Category Archives: Reviews – Backlog

Pocket Review: Instead of a Letter: A Memoir by Diana Athill

Instead of a Letter: A Memoir Diana Athill W.W. Norton & Company, 2010 Diana Athill grew up expecting to have a conventional life for a woman of her time: she’d get married, have children, and live happily ever after. That was how things worked when you were a woman born in England in 1917 to […]

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Pocket Review: The Reluctant Fundamentalist by Mohsin Hamid

The Reluctant Fundamentalist Mohsin Hamid Harcourt, 2007 In the wake of 9/11, a few thoughtful people, in addition to being angry and sorrowful, wondered why “they” hated us. What had America done to inspire such hatred? Why would anyone wish to kill innocents? Would knowing the answers help prevent future attacks? Mohsin Hamid can’t answer […]

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Summer Reading at Open Letters Monthly

All New York Jews have two sets of genealogy. There are the physical roots, even if they’re only vague coordinates of the original shtetl or shop: Russian, Polish, German, Hungarian. And then there is the cultural identity, which, in the right circumstances, can be just as strong an identifier. Is your family Woody Allen Jewish, […]

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Pocket Review: Atmospheric Disturbances by Rivka Galchen

Atmospheric Disturbances Rivka Galchen Farrar, Straus & Giroux, 2008 This first novel starts out irresistibly: Last December a woman entered my apartment who looked exactly like my wife. This woman casually closed the door behind her. In an oversized pale blue purse—Rema’s purse—she was carrying a russet puppy. I did not know the puppy. And […]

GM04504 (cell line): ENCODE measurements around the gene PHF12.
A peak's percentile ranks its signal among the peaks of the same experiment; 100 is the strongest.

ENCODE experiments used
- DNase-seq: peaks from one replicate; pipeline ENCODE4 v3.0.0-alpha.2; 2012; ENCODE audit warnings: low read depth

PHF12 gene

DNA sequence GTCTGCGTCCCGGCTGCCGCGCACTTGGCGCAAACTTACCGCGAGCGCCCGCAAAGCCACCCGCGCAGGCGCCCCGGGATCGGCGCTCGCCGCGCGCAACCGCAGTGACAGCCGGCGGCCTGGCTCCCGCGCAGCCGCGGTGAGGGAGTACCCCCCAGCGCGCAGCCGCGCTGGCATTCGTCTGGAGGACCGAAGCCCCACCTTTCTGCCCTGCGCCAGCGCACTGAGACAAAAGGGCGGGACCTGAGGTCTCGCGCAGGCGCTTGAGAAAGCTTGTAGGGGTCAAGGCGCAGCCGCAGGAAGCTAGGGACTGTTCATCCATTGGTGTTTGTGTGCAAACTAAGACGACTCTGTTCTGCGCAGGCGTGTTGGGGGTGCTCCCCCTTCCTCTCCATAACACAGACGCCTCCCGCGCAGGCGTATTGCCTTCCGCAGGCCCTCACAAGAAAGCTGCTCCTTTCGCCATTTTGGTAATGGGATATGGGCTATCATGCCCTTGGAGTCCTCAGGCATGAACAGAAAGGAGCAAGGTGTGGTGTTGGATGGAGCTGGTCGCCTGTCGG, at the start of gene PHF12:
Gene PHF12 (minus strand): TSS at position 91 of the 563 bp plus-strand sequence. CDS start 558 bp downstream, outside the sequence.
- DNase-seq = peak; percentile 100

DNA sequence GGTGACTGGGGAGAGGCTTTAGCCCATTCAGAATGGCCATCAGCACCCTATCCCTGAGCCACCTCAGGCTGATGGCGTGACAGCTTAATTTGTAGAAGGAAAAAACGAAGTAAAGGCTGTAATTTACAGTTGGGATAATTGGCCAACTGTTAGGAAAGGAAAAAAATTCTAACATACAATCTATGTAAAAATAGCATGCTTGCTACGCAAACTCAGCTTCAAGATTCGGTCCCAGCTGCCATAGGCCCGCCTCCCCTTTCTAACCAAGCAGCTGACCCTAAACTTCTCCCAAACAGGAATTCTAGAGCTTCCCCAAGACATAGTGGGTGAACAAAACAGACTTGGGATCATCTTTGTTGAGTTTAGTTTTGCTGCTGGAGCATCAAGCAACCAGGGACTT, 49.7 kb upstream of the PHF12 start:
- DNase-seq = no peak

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Pocket Review: A Short History of Women by Kate Walbert

A Short History of Women Kate Walbert Scribner, 2009 Kate Walbert’s A Short History of Women was one of the ten best books of 2009, according to the New York Times. It’s easy to see how this story of women, all dealing with quintessential “women’s issues” through five generations of the same family, might impress […]

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The Language of Flowers 2012: “Hot Summer” Limited Edition

Wandering lonely as a cloud through London’s dusty bookshops back in the spring of ’88, I came across a lovely edition with a rose-strewn cover, full of cross-references to flowers and feelings, with verses to boot. Topics included Energy in Adversity, Immortality, and Secret Love. A keeper! For the Romantic that stubbornly persists in me, […]

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The Short Shelf: Wolves

Wolves haunt those woods Mr. Frost, whether they’re those in the mind’s recesses, or the canine predators roaming the nearest wilderness. Even though they have largely been erased throughout the world where people live, packs of wolves populate our individual and collective memories. And which of us doesn’t wonder how far removed is that canine […]

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Summer Reading at Open Letters Monthly

The Fourth of July falls square in midweek this year, which means people either get more time off than usual or less, depending on who’s doing the giving. Either way, it’s a good idea to have some good reading material lined up—whether you’re kicking back while you’re waiting for the grill to be ready or […]

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Lynne Barrett’s (Bad) Girls

When I’m ready for a break from Emerson and Thoreau—currently the only titles beyond a guide to Greek mythology loaded on a gifted Kindle—I gravitate toward points on the literary number line that aren’t controlled by fampires and other figures of the character undead. (And yes, I hope I just coined a word; may famous […]

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Able-Bodied Praise

OK, so what’s the opposite of faint praise? We’ve all read the reviews that are stretching for something—anything—positive to say about a book: it’s un-put-downability, how faithful the translation is, how nice the binding, how sumptuous the cover stock. But what about the really meaty compliment, the one that sends a reader immediately clicking, or […]

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